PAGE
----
Eggs or words–cracking your way into creation.

Just about ready to finish and bake!


The Iowa Egg Council’s 26th Annual Cooking Contest concluded on Saturday as we ten finalists measured, stirred, cooked, baked and presented our individual recipe creations to a panel of 4 judges at the Botanical Center  in Des Moines.

I took 2nd Place, good for a $400.00 check. This was pure fun, mixed in with perhaps a few butterflies when it looked like the table-top gas plate wasn’t going to boil the water for my pasta and the ovens were not keeping up with our baking requirements. 

You will be able to access a copy of all the contestant recipes and view pictures of the Cook-Off Event on the Iowa Egg Council web site at within a few days. I am not allowed to post it here as one of the stipulations for entering the contest was that the recipes become the property of the Iowa Egg Council for their marketing/promotion for the egg producing industry in our state. This doesn’t bother me in the least—I believe in supporting our local people and small business owners to the max. 

200 recipes were submitted for this year’s recipe competition. From those the field was narrowed to 30 which were then tested in the kitchens at Iowa State University. Ten finalists were selected from that pool to compete at a live cook-off. There were two classes for this contest: Junior (6th -12 grades) and Adult—anything over 12th grade. ☺ 

It was a brand new experience for me as the event was open to the public, and people were welcome to come up and ask us questions and watch as we cooked. That not only added to the fun but to the challenge, because one didn’t want to forget to dump in the right amount of flour, or forget to stir in the parmesan cheese, yet one wanted to expand on and answer the questions about one’s recipe. You find out how well you function and respond under pressure, and I highly recommend challenging yourself in this fashion at some point. You may surprise yourself.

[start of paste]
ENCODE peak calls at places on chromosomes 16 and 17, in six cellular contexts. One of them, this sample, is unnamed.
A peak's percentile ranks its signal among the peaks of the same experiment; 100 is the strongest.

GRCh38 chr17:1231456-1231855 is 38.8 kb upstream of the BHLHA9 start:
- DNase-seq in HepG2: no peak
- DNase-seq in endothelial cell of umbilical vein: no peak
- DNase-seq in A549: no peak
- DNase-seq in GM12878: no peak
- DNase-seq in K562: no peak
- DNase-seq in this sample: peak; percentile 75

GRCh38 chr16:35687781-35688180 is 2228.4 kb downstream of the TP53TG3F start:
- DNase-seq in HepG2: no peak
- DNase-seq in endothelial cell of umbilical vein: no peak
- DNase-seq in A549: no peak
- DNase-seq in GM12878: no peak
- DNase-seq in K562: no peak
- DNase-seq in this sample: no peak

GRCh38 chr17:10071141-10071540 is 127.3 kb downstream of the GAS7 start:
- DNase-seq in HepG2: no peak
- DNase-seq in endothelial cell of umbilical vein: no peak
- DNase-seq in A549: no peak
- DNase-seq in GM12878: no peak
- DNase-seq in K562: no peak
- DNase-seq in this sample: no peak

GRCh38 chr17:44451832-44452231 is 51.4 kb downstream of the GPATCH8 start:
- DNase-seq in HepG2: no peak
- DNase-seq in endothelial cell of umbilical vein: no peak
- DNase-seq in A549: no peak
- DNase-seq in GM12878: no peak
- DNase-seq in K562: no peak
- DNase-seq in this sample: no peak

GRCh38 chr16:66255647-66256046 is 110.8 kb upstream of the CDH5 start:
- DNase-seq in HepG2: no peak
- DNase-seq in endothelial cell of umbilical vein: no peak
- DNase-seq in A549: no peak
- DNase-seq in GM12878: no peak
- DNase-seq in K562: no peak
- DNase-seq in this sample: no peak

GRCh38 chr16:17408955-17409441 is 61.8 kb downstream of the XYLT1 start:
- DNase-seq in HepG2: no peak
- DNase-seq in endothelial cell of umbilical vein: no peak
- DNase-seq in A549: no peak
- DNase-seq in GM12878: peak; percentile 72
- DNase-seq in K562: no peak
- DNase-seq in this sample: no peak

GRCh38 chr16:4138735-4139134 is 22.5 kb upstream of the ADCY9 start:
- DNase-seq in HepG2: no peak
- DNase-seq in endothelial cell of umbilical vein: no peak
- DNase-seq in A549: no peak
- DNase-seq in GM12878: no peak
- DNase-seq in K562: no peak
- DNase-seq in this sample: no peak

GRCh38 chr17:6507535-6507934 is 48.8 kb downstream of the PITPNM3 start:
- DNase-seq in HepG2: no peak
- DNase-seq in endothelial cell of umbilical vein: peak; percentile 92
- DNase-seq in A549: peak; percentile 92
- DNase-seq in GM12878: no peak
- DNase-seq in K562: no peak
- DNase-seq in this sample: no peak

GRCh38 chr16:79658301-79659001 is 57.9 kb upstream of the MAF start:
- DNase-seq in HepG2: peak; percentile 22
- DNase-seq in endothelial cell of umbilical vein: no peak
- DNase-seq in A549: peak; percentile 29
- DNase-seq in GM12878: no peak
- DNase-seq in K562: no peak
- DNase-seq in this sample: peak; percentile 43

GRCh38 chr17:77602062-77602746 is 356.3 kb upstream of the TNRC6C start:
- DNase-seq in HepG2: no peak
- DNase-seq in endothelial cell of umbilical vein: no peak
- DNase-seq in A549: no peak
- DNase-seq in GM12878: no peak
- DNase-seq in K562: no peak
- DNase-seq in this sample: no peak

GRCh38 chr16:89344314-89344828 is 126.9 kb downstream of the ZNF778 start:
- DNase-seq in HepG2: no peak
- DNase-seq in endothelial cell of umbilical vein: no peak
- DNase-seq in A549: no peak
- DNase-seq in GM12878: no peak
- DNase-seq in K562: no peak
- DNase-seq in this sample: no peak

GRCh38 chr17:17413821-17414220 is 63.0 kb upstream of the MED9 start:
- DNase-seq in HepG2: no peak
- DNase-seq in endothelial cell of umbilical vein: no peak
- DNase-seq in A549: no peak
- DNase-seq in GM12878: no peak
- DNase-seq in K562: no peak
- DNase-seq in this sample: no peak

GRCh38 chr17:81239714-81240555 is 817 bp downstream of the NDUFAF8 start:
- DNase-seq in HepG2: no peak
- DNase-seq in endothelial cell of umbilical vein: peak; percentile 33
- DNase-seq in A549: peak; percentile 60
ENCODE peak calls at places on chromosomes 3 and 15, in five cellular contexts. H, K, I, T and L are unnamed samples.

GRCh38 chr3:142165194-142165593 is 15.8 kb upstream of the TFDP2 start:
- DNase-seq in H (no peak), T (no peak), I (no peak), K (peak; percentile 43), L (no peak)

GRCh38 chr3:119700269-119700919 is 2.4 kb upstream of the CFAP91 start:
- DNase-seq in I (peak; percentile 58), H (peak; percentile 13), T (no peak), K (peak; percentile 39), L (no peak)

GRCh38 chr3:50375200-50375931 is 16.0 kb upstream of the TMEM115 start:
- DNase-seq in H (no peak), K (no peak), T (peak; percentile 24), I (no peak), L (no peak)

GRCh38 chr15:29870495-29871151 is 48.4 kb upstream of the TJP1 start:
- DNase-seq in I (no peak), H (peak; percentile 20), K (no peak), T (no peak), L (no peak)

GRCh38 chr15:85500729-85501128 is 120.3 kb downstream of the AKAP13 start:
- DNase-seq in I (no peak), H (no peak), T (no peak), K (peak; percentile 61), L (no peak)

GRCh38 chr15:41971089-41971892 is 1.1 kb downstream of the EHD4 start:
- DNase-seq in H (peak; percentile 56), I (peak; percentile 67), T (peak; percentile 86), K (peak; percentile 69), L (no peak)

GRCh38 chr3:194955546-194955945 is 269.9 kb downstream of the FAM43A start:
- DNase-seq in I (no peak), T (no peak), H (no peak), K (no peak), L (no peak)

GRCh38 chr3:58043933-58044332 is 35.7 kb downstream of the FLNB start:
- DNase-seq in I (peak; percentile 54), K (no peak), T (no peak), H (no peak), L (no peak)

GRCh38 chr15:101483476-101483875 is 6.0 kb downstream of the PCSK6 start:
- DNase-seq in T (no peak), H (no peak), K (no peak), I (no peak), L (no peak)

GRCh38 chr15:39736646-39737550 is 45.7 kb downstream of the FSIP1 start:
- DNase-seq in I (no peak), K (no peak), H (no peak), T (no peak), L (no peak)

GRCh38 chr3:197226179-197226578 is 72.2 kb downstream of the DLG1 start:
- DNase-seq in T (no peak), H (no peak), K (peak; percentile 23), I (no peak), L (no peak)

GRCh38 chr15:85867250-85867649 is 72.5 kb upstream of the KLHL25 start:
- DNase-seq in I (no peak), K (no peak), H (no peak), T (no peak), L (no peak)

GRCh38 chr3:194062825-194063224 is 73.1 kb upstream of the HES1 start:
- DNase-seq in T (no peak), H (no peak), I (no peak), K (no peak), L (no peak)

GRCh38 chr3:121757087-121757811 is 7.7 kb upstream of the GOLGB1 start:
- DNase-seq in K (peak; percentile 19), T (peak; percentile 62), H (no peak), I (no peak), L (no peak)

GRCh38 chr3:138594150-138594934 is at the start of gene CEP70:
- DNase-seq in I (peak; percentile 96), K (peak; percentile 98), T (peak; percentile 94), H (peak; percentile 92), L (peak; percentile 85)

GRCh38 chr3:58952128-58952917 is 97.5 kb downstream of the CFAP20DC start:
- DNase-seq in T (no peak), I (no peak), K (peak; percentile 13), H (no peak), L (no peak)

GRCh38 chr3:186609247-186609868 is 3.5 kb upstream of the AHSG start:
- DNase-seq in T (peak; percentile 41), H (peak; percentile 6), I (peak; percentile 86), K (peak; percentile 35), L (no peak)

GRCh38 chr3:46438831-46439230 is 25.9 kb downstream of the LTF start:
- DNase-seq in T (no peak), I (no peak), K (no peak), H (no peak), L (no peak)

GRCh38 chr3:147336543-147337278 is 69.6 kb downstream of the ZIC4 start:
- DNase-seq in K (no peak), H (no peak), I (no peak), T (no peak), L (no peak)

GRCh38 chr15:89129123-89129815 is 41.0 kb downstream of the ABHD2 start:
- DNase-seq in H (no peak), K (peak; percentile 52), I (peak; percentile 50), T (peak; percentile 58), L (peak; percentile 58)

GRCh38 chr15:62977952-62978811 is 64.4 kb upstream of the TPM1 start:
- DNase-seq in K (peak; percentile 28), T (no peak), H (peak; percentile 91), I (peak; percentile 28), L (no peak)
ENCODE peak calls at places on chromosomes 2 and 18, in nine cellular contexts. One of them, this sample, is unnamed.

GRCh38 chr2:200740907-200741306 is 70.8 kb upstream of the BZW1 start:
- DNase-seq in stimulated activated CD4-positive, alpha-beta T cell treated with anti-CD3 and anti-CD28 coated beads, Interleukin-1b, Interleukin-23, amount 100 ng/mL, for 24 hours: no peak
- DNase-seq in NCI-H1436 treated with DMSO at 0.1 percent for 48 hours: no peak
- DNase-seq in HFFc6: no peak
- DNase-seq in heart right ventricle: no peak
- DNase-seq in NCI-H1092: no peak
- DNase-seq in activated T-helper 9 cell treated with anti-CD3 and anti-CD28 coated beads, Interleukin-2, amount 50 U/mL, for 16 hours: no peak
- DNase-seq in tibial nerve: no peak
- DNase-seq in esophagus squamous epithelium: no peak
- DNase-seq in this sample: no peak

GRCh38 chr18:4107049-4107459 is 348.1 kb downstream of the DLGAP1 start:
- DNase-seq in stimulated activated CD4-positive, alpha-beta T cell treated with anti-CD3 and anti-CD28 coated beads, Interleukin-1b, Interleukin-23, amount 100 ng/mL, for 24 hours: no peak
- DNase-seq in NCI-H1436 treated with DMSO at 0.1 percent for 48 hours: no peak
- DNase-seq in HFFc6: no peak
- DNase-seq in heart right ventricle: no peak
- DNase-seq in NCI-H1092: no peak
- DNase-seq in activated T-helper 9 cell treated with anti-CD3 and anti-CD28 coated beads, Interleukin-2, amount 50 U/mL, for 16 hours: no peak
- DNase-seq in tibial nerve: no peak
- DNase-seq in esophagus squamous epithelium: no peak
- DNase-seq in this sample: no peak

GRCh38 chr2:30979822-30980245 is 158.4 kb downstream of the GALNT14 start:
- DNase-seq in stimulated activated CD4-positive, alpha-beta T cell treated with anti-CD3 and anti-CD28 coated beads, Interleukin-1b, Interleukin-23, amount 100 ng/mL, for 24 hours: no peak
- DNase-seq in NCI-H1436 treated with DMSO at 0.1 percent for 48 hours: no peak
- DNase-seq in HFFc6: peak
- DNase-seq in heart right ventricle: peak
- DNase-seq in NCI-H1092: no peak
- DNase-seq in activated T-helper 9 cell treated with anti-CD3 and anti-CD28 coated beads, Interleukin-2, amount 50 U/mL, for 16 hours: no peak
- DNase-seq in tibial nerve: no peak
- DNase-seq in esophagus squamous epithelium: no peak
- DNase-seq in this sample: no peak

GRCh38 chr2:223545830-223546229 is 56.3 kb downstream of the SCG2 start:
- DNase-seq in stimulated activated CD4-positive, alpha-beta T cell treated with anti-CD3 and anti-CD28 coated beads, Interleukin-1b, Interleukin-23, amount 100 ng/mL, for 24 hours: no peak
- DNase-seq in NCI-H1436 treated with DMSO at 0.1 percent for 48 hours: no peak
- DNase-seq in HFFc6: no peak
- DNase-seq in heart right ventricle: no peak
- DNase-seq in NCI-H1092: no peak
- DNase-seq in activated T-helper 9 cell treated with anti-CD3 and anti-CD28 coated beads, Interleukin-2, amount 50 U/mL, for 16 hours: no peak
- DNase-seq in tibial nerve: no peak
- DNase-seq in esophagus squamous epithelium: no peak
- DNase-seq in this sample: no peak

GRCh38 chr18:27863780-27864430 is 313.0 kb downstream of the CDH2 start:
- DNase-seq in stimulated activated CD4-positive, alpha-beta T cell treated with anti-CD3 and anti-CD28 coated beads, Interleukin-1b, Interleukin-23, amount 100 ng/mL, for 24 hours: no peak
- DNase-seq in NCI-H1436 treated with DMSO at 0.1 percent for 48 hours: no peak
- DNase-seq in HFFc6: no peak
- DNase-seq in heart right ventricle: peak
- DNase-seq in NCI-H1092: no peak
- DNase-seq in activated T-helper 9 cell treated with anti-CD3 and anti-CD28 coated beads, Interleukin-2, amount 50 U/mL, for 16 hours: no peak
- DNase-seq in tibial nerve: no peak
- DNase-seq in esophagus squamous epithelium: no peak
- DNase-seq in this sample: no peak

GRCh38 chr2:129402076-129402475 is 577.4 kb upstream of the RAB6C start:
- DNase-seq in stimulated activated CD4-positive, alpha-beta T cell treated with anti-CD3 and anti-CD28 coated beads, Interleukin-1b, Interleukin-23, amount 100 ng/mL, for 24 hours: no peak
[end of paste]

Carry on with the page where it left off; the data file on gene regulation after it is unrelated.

People wanted to know how I came up with this idea of creating an egg-bound angel hair pie crust that I then filled with a different type of quiche filling that used no milk or cream. Instead, I combined havarti/dill cheese with cottage cheese and sour cream, tightened with a little bit of flour with crispy bacon and pimento thrown into the mix. It worked. The quiche pie has a chewy al dente crust that underscores a creamy, tangy filling. 

The process for creating new recipes isn’t a whole lot different than coming up with story ideas for writing. The new recipe idea came to me from a lifelong habit of reading cookbooks and other people’s recipes. I pulled something from one recipe, along with a unique element from a still another source, and then my desire to have a different kind of crust instead of the usual pastry type, and thus Angel Hair Pasta Quiche came into being.

The usual trial-and-error system comes into play for cooking or baking something new the first time, just like the beginning drafting work on a written piece. If something bakes crooked, or refuses to reach the done phase, you toss it out and start over again. Just like the writing process. If the sentences won’t come together to make the point you thought they would, you pull up a clean sheet and take another whack at it. 

The Food Network logo is indelibly embossed across our flat screen. My husband and I follow many of the shows and we learn something new practically every time we tune in. New food combinations are happening because people aren’t afraid to try using baking spices along with beef, or combine Italian spices into muffins or cake mixes. The old rules are acknowledged, but free-spirited creative souls realize that old rules must be broken if anything new is to come about. This is where breakthroughs are born. 

I will continue to read cookbooks, and study their beautiful pictures and descriptions just like I read and study other novelists, columnists and poets, allowing their input to blend with the way my brain works until one day—Voila! There will be a new idea waiting at the bottom of the mixing bowl to be left there or to be added to and finished into something. The choices or decisions will always be mine. 

The competition bug has bitten. I’m ready for another cooking competition. As I tried to lure my adrenaline-soaked brain to sleep Saturday night, a few ideas for the next egg recipe competition started swirling. 

The invigorating magic that happens when you befriend the creative juices inside your cranial cavity is worth the possibility of failure, because one day something clicks, and there is just nothing quite like it when that happens.

Baked to perfection and ready to rock and roll before the judging panel.